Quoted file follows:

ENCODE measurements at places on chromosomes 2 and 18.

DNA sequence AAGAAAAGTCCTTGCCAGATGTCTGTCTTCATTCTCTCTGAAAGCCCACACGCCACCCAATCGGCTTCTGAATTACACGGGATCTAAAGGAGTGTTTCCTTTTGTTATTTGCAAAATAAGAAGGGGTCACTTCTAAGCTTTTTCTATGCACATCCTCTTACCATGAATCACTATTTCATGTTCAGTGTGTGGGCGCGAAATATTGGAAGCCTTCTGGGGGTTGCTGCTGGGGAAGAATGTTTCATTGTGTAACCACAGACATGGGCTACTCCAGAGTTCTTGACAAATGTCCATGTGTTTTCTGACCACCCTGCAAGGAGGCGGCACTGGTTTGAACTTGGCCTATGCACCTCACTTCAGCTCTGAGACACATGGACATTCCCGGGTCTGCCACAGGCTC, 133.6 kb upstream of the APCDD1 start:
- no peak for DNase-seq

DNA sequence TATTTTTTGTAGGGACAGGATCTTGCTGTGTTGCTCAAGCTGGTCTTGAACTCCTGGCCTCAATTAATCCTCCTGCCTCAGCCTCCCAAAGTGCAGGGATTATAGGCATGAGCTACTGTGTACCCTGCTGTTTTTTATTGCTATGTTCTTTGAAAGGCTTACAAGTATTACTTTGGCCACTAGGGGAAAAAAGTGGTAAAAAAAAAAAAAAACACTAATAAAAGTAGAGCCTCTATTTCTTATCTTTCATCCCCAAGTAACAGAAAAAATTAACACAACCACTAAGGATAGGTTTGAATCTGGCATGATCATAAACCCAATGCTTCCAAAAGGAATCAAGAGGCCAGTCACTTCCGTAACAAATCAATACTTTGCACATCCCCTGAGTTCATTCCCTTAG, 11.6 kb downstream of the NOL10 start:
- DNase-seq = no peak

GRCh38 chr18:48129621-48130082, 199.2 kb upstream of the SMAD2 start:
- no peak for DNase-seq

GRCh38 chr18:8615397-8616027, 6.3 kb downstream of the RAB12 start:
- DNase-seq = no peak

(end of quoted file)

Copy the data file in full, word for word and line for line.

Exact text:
ENCODE measurements at places on chromosomes 2 and 18.

DNA sequence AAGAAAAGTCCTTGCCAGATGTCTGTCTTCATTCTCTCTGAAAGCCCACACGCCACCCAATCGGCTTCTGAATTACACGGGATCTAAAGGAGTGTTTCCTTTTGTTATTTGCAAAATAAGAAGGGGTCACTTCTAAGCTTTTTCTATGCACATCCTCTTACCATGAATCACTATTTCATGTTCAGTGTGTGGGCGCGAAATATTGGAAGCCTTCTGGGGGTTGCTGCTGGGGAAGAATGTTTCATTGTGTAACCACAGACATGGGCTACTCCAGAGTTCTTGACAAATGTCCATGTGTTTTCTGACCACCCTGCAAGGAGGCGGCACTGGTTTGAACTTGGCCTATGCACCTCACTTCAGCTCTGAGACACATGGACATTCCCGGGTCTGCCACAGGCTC, 133.6 kb upstream of the APCDD1 start:
- no peak for DNase-seq

DNA sequence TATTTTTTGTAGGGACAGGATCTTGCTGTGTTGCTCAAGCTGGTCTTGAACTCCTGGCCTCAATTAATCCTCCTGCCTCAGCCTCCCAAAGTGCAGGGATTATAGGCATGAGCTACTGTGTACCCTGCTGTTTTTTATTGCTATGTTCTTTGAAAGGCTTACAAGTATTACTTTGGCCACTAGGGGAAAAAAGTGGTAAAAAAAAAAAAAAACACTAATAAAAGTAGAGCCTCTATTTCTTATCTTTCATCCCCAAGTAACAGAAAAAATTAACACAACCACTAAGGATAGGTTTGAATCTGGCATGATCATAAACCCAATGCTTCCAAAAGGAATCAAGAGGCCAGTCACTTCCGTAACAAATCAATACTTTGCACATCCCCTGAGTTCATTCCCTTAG, 11.6 kb downstream of the NOL10 start:
- DNase-seq = no peak

GRCh38 chr18:48129621-48130082, 199.2 kb upstream of the SMAD2 start:
- no peak for DNase-seq

GRCh38 chr18:8615397-8616027, 6.3 kb downstream of the RAB12 start:
- DNase-seq = no peak